Get ready for Google I/O: where to follow and what to expect
Google’s annual developer conference, Google I/O, starts at 5.30pm (IST) today, and here’s a rundown of where to follow it online – and a taster of what to expect.
I/O will take place over the next three days in sunny San Francisco with 130 technical sessions, 20 code labs and over 155 Sandbox partners.
The conference is set to be the platform for Google to announce its latest developments, revealing responses to the latest offerings from Apple, Microsoft and more.
Where to follow
I/O Live, the dedicated live stream of the conference, is the place to be to keep up with everything that’s going down at the conference. More than 40 of the sessions focusing on Google’s products – such as Android, Chrome, Google+ and APIs – will be streamed live here and all remaining sessions will be available shortly after the conference on Google Developers Live and the conference website.
I/O Live will also broadcast what happens behind-the-scenes between session, with interviews, tours ad more promised. If you’re a night owl, an After Hours party will be kicking off at 3am our time, featuring top entertainers, inventors, artists, educators and visionaries from all over the world.
There are also over 350 I/O Extended events taking place around the world. These events, arranged by Google Technology User Group (GTUGs) and student ambassadors, will be streaming the conference keynote addresses at free viewing parties worldwide. Some will even include local developer demos and other speaker sessions. Unfortunately, though, the Dublin GTUG is no longer accepting registrations.
If you’re heavily invested in I/O, you can take three minutes to add the live stream to your own blog and create your own commentary for the event with Google’s I/O live-blogging gadget.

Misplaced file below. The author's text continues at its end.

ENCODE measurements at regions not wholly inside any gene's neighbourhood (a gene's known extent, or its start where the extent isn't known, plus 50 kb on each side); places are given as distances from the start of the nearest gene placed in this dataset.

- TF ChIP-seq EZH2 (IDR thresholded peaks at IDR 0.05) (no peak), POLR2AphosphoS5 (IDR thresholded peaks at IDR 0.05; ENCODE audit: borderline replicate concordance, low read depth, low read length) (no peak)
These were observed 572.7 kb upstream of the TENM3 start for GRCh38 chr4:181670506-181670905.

On Google+ and Twitter, set your feeds to follow the hashtag #IO12, and be sure to keep an eye on the Google Developers’ Google+ page.
You can also download the Google I/O mobile app to access live streams on your mobile device.
What to expect
Given that it has been practically confirmed at this point, we can safely expect that a 7-inch tablet computer manufactured by Asus will be unveiled by Google.
A presentation of what Jelly Bean is bringing to the Android table – and confirmation of its version name – is also inevitable. (Meanwhile, check out the arrival of the Android Jelly Bean sculpture in this video from the Google Developers.)
We might also see some updates to Google+, and a small release already came out yesterday, where recommendations from people in your circles will appear whenever you hover over an embedded +1 button on a website.
Also, with Mozilla having pre-empted the conference with an updated Firefox for Android earlier this week, we wouldn’t be surprised if Google trumps them with a revamped Chrome for mobile.
But what else? Could we see more hardware partners coming on board with Chrome OS? Is Google Play getting a new look? Could we see new developments for Google TV? Will Google Maps enter the final frontier?
While you wait for all to be revealed, you can always while away the hours building a machine in the latest Chrome experiment – yours might even be featured at the conference.